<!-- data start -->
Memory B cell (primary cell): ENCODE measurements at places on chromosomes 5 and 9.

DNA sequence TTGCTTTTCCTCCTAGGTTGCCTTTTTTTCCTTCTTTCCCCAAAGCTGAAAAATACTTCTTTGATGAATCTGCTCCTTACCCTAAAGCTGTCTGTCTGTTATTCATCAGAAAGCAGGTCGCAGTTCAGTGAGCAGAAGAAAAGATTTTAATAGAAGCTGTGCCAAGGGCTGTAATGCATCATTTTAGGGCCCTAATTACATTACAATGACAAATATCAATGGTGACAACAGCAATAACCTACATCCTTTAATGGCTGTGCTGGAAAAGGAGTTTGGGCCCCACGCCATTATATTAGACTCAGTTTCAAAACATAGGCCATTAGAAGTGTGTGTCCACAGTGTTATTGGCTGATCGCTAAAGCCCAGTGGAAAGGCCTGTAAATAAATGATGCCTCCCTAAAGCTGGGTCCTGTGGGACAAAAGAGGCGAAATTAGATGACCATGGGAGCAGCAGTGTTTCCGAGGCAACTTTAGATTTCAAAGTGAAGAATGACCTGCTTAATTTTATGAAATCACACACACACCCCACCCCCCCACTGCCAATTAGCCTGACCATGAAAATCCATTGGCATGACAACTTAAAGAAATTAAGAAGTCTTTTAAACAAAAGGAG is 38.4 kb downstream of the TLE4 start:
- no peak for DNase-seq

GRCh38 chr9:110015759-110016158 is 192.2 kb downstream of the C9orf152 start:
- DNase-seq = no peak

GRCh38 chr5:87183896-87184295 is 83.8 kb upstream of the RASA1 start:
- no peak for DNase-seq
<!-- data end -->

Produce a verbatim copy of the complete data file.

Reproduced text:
Memory B cell (primary cell): ENCODE measurements at places on chromosomes 5 and 9.

DNA sequence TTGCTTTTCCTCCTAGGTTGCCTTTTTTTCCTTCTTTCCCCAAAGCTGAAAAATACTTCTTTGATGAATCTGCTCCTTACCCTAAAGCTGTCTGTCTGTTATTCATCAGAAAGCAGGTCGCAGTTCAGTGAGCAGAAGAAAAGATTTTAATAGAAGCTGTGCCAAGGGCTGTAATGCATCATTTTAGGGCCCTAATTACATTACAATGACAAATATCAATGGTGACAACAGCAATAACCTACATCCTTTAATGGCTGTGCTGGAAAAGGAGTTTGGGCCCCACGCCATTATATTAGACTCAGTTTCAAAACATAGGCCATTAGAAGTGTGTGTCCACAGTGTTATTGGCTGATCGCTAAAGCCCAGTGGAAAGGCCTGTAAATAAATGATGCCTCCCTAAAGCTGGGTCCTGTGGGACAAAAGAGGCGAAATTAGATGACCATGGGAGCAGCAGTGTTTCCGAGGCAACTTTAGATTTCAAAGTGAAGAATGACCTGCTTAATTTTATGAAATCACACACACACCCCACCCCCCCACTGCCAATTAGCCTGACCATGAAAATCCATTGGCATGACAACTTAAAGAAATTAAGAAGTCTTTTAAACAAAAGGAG is 38.4 kb downstream of the TLE4 start:
- no peak for DNase-seq

GRCh38 chr9:110015759-110016158 is 192.2 kb downstream of the C9orf152 start:
- DNase-seq = no peak

GRCh38 chr5:87183896-87184295 is 83.8 kb upstream of the RASA1 start:
- no peak for DNase-seq